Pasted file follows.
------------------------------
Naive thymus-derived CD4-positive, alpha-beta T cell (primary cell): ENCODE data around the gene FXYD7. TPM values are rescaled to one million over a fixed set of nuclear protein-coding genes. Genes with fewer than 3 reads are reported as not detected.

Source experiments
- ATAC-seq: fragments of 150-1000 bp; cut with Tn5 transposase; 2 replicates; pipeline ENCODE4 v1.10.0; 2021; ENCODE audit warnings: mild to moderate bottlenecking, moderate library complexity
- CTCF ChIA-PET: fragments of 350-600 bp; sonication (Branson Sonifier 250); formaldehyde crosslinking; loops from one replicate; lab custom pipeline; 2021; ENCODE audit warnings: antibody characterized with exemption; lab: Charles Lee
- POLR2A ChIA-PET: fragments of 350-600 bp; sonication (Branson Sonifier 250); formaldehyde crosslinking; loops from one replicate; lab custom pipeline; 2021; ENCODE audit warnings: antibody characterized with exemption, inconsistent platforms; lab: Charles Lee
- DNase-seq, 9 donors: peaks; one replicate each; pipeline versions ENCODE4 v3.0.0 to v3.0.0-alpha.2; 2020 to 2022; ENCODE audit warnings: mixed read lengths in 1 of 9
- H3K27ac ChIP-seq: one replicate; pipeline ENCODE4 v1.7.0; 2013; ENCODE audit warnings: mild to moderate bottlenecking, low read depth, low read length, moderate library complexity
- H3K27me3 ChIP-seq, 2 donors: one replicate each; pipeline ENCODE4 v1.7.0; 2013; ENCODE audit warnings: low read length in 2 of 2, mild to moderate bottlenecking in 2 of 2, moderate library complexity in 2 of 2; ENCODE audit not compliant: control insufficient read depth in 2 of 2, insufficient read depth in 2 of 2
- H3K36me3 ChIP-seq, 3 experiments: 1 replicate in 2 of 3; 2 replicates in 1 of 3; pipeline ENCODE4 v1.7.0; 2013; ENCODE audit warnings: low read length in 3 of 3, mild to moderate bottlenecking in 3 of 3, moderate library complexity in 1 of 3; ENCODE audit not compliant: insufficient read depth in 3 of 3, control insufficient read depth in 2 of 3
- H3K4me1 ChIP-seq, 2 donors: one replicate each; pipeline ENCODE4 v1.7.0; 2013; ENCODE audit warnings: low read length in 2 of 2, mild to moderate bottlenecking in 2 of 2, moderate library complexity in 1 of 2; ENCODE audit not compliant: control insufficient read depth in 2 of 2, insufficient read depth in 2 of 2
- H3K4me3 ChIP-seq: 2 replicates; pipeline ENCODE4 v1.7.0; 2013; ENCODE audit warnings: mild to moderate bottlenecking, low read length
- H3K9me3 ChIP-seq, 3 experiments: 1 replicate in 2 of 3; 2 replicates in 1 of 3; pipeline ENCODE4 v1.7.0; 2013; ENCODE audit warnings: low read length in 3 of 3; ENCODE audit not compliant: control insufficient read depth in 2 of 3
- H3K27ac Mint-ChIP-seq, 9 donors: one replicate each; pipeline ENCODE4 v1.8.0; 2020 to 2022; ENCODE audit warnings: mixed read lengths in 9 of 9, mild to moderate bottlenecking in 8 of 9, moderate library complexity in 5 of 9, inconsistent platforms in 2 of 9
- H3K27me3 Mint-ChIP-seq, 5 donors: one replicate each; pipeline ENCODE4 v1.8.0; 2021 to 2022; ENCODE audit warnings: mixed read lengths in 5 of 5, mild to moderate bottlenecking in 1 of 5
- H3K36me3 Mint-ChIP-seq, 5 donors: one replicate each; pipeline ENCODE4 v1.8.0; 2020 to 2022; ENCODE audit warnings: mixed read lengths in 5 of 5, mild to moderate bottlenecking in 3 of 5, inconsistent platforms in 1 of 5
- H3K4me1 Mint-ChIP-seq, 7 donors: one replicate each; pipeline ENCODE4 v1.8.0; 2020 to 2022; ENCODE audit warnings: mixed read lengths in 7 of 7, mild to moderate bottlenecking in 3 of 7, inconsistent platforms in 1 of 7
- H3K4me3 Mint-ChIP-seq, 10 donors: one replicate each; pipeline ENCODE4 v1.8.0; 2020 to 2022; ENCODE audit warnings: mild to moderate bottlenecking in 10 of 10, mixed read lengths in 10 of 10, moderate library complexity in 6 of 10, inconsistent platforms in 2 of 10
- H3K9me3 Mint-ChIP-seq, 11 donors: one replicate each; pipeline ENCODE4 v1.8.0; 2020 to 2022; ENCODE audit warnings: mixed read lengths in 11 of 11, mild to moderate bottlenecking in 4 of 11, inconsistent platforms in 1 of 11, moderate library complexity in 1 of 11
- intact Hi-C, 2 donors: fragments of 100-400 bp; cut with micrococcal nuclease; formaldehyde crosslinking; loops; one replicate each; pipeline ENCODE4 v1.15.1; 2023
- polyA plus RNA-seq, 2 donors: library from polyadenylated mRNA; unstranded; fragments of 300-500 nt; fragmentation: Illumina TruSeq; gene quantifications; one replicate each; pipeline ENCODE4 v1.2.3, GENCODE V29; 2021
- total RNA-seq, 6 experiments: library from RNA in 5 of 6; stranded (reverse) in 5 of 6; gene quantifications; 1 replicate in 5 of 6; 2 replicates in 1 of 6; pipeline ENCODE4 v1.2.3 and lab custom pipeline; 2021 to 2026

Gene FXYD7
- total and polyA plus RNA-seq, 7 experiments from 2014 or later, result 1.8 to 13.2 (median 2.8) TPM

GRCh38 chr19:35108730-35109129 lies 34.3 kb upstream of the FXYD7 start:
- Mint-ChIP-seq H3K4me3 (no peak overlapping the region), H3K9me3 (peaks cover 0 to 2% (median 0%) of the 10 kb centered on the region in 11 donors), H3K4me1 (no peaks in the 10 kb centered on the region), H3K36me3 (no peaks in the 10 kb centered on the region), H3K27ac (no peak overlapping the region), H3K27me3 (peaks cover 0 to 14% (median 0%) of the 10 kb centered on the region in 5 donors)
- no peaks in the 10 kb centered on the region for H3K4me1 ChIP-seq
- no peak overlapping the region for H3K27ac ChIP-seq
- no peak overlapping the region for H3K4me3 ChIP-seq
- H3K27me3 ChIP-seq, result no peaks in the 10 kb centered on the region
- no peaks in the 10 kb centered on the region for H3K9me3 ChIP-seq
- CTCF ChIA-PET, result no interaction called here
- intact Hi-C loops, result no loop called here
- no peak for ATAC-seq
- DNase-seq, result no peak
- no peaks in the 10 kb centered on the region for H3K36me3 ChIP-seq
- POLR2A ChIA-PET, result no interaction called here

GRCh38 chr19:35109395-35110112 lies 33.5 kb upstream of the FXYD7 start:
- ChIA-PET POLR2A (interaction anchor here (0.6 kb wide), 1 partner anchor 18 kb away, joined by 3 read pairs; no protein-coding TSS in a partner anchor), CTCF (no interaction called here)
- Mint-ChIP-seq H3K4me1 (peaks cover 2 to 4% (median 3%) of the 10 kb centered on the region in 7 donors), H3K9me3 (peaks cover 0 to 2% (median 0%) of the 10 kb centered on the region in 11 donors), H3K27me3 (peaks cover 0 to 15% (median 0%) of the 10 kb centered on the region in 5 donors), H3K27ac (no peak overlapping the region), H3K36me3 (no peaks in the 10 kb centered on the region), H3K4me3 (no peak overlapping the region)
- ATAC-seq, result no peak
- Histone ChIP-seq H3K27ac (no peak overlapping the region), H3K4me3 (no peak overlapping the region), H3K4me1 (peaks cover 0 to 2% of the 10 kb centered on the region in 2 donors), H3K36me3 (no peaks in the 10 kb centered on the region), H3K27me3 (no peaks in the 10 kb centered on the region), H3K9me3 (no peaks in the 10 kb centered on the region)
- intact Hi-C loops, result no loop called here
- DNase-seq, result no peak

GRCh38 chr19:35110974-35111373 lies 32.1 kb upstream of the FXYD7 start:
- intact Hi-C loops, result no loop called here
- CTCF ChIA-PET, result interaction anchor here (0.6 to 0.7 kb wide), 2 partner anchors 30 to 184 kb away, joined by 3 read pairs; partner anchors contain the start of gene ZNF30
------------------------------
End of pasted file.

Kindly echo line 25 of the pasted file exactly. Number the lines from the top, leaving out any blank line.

- Mint-ChIP-seq H3K4me3 (no peak overlapping the region), H3K9me3 (peaks cover 0 to 2% (median 0%) of the 10 kb centered on the region in 11 donors), H3K4me1 (no peaks in the 10 kb centered on the region), H3K36me3 (no peaks in the 10 kb centered on the region), H3K27ac (no peak overlapping the region), H3K27me3 (peaks cover 0 to 14% (median 0%) of the 10 kb centered on the region in 5 donors)